The Cherokee County Supervisors made an adjustment to employment policy to clarify availability of vacation benefits for permanent part-time employees.
Jody Haupert of the county auditor's office presented a request on behalf of county employees who would be just short (only three hours in one case) of the 1,068 hours per year required for the benefit.
The county had previously given such benefits, pro-rated based on the amount of hours worked in the year, but a change in wording of vacation policy would have eliminated the benefit for some who had previously received it.
Haupert said the change in wording was probably intended to eliminate giving benefits to people who might only work a few hours a month or who are seasonal workers but the change affects people who work four hours a day, five days a week on a permanent basis.
The board approved eliminating wording that would deny benefits to those who previously received it.
Organic farming is no longer the eccentric and impractical activity it once regarded as being. A discussion on the future of organic farming resulted from an invitation to the county to be a sponsor of an Organic Growers Conference on Nov. 9-10 in Sergeant Bluff.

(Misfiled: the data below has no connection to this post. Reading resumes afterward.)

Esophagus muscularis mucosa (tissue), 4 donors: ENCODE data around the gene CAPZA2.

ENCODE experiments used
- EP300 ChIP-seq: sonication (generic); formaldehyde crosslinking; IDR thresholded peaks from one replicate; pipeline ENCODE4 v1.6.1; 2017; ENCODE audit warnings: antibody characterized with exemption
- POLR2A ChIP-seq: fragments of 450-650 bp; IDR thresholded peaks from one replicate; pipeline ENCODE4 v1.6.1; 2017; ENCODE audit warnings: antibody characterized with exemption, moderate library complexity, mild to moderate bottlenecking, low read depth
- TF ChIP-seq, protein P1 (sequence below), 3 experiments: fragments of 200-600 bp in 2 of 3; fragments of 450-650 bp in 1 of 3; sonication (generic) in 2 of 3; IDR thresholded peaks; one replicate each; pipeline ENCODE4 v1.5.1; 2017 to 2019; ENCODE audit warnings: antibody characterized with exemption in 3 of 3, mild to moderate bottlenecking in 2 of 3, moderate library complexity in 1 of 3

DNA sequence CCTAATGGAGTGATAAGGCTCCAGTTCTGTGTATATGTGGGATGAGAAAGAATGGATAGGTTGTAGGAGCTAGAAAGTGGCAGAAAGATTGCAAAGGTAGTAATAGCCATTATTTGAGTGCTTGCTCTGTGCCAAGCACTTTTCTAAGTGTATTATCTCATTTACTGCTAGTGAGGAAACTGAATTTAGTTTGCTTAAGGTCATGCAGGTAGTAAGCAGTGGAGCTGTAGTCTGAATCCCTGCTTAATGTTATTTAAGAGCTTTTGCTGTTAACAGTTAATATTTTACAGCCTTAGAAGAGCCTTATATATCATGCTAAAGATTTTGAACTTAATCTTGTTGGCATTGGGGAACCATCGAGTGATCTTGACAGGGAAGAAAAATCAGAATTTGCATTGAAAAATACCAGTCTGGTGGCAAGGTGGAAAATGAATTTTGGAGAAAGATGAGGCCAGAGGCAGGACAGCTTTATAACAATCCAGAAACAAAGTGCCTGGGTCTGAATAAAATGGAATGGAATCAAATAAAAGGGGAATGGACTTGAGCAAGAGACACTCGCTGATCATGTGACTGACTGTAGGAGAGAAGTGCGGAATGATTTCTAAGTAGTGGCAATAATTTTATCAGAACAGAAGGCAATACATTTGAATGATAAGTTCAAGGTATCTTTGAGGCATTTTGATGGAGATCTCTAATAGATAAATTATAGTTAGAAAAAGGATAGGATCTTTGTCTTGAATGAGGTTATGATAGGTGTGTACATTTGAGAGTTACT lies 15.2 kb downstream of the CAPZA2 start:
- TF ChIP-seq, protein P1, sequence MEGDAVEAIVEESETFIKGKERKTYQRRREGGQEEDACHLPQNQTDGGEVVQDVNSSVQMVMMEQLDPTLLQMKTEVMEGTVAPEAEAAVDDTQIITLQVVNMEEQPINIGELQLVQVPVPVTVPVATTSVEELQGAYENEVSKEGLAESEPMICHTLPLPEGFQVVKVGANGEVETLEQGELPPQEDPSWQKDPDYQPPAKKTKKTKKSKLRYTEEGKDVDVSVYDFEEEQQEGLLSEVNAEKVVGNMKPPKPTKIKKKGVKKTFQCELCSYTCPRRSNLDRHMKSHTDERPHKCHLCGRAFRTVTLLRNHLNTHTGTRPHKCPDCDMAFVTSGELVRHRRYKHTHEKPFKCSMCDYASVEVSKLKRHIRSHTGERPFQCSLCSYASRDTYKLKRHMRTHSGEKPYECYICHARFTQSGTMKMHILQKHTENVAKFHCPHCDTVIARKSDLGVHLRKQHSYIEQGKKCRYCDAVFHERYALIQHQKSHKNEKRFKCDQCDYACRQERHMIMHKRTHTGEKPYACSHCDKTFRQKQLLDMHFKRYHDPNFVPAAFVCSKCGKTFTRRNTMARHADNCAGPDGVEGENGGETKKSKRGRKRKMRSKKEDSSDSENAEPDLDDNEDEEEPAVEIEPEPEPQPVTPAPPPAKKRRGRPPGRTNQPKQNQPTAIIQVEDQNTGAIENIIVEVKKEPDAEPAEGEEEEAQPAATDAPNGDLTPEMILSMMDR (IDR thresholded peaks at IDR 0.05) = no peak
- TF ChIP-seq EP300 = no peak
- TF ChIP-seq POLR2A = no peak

Mark Buschkamp, director of the Cherokee Area Economic Development Corporation, informed the board that the fee would be $500 if the county wanted to participated.
The supervisors were generally supportive of the idea of increased use of organic farming.
It was noted that it is a labor-intensive way of farming but the same profit can be achieved on fewer acres. Organic farming may be a way to reverse the trend toward of larger farms, meaning lower rural population.
It might also be a way to reduce farmer health problems associated with the use of chemicals.
Larry Clark, county engineer, reported that the Mill Creek Bridge project will be let in November.
He also reported that sign vandalism is a continuing problem in the county.
There is a $500 reward available for a report of county sign vandalism resulting in conviction.